This is Day 3 of 7 of my Devotional Series on Celibacy written a year ago. While much of my thought process has changed since then, it is important to share where I sincerely was in my journey with God and my vocation.
8 Then Naomi said to her two daughters-in-law, “Go back, each of you, to your mother’s home. May the Lord show you kindness, as you have shown kindness to your dead husbands and to me. 9 May the Lord grant that each of you will find rest in the home of another husband.”
Then she kissed them goodbye and they wept aloud 10 and said to her, “We will go back with you to your people.”
11 But Naomi said, “Return home, my daughters. Why would you come with me? Am I going to have any more sons, who could become your husbands? 12 Return home, my daughters; I am too old to have another husband. Even if I thought there was still hope for me—even if I had a husband tonight and then gave birth to sons— 13 would you wait until they grew up? Would you remain unmarried for them? No, my daughters. It is more bitter for me than for you, because the Lord’s hand has turned against me!”
14 At this they wept aloud again. Then Orpah kissed her mother-in-law goodbye, but Ruth clung to her.
15 “Look,” said Naomi, “your sister-in-law is going back to her people and her gods. Go back with her.”
16 But Ruth replied, “Don’t urge me to leave you or to turn back from you. Where you go I will go, and where you stay I will stay. Your people will be my people and your God my God. 17 Where you die I will die, and there I will be buried. May the Lord deal with me, be it ever so severely,if even death separates you and me.” 18 When Naomi realized that Ruth was determined to go with her, she stopped urging her. Ruth 1: 8-16 (NIV)
In contemporary Western society, the notion of family is often restricted to the nuclear family. The term “soulmate” usually exclusively refers to romantic or sexual partners. The example of Ruth and Naomi may not be a “gay” relationship, but it’s certainly same-sex kinship. Celibate queer Christians can serve as a witness to the broader world by imitating the kind of shared spiritual life these two women possessed.
Shared spiritual life is a foundational mark of the celibate vocation. In the monastic life, monks and nuns meet together multiple times a day for corporate prayer and breaking of bread. They observe a liturgical calendar and fasting schedule for mutual encouragement and accountability. How can celibate gay Christians cultivate shared spiritual life for the strengthening of their vocations?
I want to look at Ruth’s plea to Naomi as a model for queer people discerning celibate partnerships and committed friendships. I know in my experience, creating a space of spiritual intimacy is of utmost importance in our theosis (becoming like God).
Don’t urge me to leave you or to turn back from you.
It’s understandable when LGBT+ people internalize messages that tell us we are unworthy of love, belonging, connection, relationship, and intimacy. Am I willing to allow other persons made in God’s image to be a conduits of grace when I need it?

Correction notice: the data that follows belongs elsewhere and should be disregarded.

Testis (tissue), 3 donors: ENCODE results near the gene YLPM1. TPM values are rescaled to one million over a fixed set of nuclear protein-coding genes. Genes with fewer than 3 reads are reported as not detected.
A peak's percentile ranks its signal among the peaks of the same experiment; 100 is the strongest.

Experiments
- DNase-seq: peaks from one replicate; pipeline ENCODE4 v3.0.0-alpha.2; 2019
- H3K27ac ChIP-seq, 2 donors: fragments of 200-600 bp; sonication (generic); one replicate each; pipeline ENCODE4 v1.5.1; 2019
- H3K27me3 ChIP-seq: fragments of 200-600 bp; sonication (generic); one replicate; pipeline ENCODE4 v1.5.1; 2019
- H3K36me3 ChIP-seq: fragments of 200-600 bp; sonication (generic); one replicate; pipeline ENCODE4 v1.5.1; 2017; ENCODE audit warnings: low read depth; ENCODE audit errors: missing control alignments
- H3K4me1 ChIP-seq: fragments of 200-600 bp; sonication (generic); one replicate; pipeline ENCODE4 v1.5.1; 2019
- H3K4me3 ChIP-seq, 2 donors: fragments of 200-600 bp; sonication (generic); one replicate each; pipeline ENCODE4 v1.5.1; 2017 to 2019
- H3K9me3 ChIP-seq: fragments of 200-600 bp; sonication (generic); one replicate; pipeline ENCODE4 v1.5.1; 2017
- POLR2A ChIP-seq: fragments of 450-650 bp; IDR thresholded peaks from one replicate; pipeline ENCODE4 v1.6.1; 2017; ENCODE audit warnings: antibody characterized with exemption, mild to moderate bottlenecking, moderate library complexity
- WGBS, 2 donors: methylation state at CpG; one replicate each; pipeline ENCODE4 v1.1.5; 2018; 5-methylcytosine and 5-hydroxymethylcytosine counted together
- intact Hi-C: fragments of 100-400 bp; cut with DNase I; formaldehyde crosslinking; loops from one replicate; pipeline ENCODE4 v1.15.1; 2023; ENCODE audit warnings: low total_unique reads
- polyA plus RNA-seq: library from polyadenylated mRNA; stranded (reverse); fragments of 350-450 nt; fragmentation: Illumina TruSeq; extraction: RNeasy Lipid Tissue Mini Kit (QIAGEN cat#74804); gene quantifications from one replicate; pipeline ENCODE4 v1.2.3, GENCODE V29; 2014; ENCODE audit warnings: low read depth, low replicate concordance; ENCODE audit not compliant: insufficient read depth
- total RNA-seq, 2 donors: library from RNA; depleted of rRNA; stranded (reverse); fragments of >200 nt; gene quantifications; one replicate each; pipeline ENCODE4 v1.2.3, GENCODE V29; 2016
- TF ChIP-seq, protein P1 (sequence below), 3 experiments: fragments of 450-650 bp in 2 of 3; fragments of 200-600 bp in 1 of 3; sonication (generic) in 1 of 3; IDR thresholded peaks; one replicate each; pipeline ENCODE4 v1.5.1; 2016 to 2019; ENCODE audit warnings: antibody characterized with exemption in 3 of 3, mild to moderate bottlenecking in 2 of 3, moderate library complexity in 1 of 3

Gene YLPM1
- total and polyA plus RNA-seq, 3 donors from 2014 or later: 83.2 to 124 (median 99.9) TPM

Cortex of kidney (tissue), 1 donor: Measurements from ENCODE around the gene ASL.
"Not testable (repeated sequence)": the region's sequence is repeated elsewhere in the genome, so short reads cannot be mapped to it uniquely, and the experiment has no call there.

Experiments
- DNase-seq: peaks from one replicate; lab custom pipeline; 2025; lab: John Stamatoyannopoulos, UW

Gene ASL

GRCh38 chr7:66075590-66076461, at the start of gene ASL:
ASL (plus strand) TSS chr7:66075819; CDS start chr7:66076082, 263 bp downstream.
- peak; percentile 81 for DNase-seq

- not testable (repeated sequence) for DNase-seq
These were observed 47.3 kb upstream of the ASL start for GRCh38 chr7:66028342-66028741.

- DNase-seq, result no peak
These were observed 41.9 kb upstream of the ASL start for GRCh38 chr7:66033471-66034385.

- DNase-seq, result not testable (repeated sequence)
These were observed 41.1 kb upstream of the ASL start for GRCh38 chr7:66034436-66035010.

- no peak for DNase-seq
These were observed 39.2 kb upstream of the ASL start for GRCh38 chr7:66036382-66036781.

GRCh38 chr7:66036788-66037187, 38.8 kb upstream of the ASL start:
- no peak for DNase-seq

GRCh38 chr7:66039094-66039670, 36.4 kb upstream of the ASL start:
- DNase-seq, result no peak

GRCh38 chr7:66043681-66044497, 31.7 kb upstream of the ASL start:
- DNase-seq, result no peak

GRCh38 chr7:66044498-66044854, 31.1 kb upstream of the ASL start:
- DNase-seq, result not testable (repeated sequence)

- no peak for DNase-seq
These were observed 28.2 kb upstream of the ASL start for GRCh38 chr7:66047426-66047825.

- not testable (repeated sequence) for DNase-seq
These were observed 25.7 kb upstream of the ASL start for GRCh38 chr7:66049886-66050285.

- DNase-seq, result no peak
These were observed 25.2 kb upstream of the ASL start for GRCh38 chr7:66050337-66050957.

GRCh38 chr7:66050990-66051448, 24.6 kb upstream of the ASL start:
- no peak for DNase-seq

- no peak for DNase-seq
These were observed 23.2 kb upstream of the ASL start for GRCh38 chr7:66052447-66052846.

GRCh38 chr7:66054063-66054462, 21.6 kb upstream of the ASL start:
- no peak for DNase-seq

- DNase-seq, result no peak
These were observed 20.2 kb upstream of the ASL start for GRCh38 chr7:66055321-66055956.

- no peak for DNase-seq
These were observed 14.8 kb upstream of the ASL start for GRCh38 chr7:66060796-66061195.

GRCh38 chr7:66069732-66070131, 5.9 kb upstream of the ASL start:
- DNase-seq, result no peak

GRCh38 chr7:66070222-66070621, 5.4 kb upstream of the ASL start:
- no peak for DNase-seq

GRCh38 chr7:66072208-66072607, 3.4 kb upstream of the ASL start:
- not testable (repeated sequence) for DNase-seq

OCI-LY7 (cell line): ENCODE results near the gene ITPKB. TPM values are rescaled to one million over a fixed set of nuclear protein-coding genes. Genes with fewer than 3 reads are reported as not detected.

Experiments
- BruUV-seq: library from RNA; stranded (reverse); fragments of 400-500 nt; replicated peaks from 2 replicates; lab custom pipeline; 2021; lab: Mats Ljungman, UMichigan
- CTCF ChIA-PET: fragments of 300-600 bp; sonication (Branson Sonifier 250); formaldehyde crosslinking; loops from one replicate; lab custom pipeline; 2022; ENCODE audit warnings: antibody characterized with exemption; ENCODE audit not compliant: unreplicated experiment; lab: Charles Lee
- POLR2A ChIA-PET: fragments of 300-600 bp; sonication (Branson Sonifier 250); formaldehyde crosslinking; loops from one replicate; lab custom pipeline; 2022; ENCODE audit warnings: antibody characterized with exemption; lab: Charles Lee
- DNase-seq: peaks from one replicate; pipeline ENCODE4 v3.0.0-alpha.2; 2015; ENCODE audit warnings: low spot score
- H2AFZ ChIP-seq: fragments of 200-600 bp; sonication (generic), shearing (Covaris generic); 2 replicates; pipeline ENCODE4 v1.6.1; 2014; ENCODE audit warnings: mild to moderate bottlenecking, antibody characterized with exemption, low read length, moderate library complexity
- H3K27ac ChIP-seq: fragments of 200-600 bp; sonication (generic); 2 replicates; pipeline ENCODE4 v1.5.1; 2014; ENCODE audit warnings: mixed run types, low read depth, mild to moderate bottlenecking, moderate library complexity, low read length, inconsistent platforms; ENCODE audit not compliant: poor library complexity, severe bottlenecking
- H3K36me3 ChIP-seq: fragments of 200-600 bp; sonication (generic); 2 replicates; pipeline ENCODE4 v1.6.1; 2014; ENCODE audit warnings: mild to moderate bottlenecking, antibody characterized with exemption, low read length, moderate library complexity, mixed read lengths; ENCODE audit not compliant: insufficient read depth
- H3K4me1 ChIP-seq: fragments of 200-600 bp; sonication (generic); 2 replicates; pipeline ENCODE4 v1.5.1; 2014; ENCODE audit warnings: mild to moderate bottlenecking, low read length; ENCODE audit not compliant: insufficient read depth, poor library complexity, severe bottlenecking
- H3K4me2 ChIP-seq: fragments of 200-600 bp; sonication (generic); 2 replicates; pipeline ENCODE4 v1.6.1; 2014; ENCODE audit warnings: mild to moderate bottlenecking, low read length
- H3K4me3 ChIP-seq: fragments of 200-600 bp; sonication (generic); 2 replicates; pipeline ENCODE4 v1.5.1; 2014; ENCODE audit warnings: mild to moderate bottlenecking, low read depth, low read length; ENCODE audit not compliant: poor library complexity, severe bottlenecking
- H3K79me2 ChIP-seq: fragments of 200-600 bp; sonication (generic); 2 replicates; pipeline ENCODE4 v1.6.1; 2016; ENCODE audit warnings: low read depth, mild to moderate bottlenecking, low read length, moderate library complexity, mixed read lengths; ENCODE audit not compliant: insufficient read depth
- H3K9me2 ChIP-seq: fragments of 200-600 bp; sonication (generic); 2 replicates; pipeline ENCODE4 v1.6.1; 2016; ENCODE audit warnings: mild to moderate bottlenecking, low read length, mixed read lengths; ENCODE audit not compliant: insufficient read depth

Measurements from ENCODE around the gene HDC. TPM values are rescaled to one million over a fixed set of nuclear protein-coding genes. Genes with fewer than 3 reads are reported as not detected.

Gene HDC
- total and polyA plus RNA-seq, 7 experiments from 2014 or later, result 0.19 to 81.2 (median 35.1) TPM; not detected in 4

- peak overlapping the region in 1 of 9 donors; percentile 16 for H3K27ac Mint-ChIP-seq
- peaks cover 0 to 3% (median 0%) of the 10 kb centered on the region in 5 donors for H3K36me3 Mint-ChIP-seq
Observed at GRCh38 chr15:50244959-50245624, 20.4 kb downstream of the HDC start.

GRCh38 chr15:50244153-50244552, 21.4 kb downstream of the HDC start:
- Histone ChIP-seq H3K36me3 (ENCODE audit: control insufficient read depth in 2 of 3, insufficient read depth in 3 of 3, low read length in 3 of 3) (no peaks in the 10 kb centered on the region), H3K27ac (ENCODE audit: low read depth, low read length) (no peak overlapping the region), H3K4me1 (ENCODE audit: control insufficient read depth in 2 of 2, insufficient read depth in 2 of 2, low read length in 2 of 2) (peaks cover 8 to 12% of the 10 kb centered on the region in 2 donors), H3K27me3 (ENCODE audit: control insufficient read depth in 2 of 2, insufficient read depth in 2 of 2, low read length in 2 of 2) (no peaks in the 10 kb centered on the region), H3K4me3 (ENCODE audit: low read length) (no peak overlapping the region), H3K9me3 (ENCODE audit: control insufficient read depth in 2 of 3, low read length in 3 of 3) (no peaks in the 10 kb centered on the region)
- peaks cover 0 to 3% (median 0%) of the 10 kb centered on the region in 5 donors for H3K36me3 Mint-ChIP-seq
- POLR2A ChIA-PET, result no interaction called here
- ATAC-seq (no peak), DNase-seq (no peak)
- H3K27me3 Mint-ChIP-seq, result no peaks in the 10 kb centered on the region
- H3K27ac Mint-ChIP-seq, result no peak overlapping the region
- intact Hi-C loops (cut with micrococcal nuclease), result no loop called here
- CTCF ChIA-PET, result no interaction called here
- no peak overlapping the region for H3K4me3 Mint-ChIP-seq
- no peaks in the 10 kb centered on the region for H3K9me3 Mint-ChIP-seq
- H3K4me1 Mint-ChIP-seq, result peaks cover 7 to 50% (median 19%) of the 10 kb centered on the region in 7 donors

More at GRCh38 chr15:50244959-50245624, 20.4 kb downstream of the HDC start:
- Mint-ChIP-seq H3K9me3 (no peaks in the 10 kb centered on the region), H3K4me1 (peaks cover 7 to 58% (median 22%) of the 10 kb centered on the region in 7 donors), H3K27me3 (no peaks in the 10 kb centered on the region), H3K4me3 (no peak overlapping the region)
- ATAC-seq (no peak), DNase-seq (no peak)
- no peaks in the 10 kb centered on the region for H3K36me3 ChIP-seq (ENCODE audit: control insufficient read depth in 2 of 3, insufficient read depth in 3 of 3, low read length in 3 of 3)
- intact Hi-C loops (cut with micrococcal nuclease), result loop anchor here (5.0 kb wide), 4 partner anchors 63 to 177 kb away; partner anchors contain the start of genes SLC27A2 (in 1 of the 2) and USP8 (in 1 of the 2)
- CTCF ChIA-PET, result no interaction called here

Where you go I will go, and where you stay I will stay.
Celibacy doesn’t equal singleness or loneliness. The Triune God has baptized us into a Body of believers for the sake of Their Kingdom. Celibacy requires a daily forsaking of self for others. It may also require us to lay aside our pride by partnering with other people in tasks we cannot accomplish ourselves. Are there other Christians that God is directing me to share lodging, finances, and vocation with?
Your people will be my people and your God my God.
I know within my own relationship, I am tempted to view my spiritual obstacles as “me” problems. The reality is that my walk with Christ is tied not only to my salvation, but the salvation of others. Kyle exhibits a willingness to make my friends his friends and my spiritual life his spiritual life. We both have faith in the same God. It’s also a priority for us to be edified by the lives of other LGBT+ Christians, regardless of their sexual ethic or denominational membership. Are we consciously affirming other queer people as “our people” even if they are not celibate like us?
Where you die I will die, and there I will be buried. May the Lord deal with me, be it ever so severely, if even death separates you and me.
This sounds almost like a wedding vow. The kinship of Ruth and Naomi reminds us that our friendships endure eternally. The celibate life is one of anticipation that in Jesus’ New Creation, there will be no marriage, but there will be friendship. Death may end a marriage but it cannot end enduring communion between persons. Because of this, we must pray, fast, and walk alongside our friends with the same kind of fervor someone would have for their spouse. Am I cognizant of the “soulmates” God is placing in my life in preparation of eternal fellowship?
Our eternal lives will be ones of everlasting friendship as we worship and praise the Holy Trinity. If celibacy is a foretaste of the Kingdom, it is essential for us to live into this reality now. We can pray, fast, and cultivate vocations with other celibate queer Christians. We can observe a liturgical calendar, celebrating the Great Feasts, and participating in the Church’s fasts. There is a whole world of intimacy that goes beyond marriage and sex available to us. Celibacy is not a “no” to sex; it’s a “yes” to love.
Holy Spirit, you enlightened the hearts of Ruth and Naomi to give us an example of shared spiritual life. Enlighten our own hearts to seek your will. Crush any force that seeks to idolize marriage as the only path to family. Illumine your Church to heed the example of LGBT+ people crafting their own families, homes, partnerships, and friendships by your grace. Just as Ruth clung to Naomi, keep us clinging to you now and forever and unto ages of ages. Amen.